Yeah hydrogen isn't a very dense gas, so if you want any kind of usable amount you either need to compress it to a very high degree, or liquify it, which requires some serious cooling. There are technical problems either way.
If you had told me 5 years ago that an electric motor capable of flying a dash 8 was possible - I'd have said you were on crack. 3 years ago if you told me one would fly a Beaver - I would have said the same thing.
As far a Hydrogen is concerned, I have no idea the requirements for it but MTU now also is looking to replace turboprops with electric motors and powered by hydrogen. They even say that converting current gas turbine engines to run on Hydrogen could be done fairly easily.
The only hurdle to over come is the batteries. The engine is now possible but as in EV's the battery tech has not caught up to a point being able to power the aircraft for enough endurance. Little dry but interesting snap shot into the issues with batteries of today and what's to come.
The other issue with battery's I imagine would be the weight. A full and empty battery weighs the same. Hydrogen is probably the future. Once they can figure out to make it economically viable as others here pointed out.
I think electric vehicles of all kinds are the way of the future. I'd love to see electric aircraft become the norm at some point! That would be an amazing future and I hope I live long enough to see it. I don't know if hydrogen is necessarily the way to go though, but I suppose it might be a good intermediate step towards electrification depending on how it's done. We did go through (are still going through?) a similar phase with hybrid electric cars, so that might work here too.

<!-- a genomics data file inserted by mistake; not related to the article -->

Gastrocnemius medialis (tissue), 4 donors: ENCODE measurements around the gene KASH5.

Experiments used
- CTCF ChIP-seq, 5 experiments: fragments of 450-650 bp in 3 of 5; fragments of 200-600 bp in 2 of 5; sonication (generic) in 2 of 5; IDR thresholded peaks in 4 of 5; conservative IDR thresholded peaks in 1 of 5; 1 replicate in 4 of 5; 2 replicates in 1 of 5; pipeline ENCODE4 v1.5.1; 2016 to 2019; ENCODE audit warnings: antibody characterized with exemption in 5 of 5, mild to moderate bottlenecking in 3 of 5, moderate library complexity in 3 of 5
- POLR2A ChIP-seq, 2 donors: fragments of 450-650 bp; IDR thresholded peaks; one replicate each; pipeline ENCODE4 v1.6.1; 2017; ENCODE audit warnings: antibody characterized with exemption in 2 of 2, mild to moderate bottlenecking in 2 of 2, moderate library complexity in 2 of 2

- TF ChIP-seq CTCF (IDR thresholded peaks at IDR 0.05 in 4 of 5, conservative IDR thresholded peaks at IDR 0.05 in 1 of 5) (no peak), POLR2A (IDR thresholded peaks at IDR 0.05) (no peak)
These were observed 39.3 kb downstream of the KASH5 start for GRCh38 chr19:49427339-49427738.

Unfortunately you can't just pump hydrogen out of the ground, and producing it is a pretty energy-intensive process. Most hydrogen today is produced from natural gas, via a process that ought to send any environmentalist into a gibbering fit. Electrolysis is probably the best alternative for now and although it's pretty energy intensive too, at least it only requires (lots of) electricity. There's a ton of super interesting research going on in this area though, with some really intriguing ideas that might solve some of these issues in the future.
As I mentioned before, storage is a bit of a problem because of the density, or lack thereof, of hydrogen. In hydrogen powered cars, I believe they've been using tanks pressurized anywhere between 300 and 700 bar (10k psi!). I can't help but wonder how reliable that is over the long term but I suppose there haven't been any exploding hydrogen cars yet.
All of this is only a path to electrification if they're using the hydrogen to produce electricity to power the engines, using fuel cells or other tech similar to what's mentioned in the MTU article. Some applications are just looking to burn the hydrogen as a fuel (also mentioned in the MTU article), which is certainly a shorter path to hydrogen adoption (and cleaner to burn than traditional fuels), but doesn't really advance the progress of electrification.
itguy wrote: ↑Tue Oct 20, 2020 7:50 am
Unfortunately you can't just pump hydrogen out of the ground, and producing it is a pretty energy-intensive process. Most hydrogen today is produced from natural gas, via a process that ought to send any environmentalist into a gibbering fit. Electrolysis is probably the best alternative for now and although it's pretty energy intensive too, at least it only requires (lots of) electricity.
Ash Ketchum wrote: ↑Wed Oct 07, 2020 1:38 pm
The issue is making hydrogen efficiently. Currently it takes a lot of energy to make hydrogen which kind of defeats the purpose of the environmental savings.
Out of sight out of mind. Feel-good consumerism for everyone!
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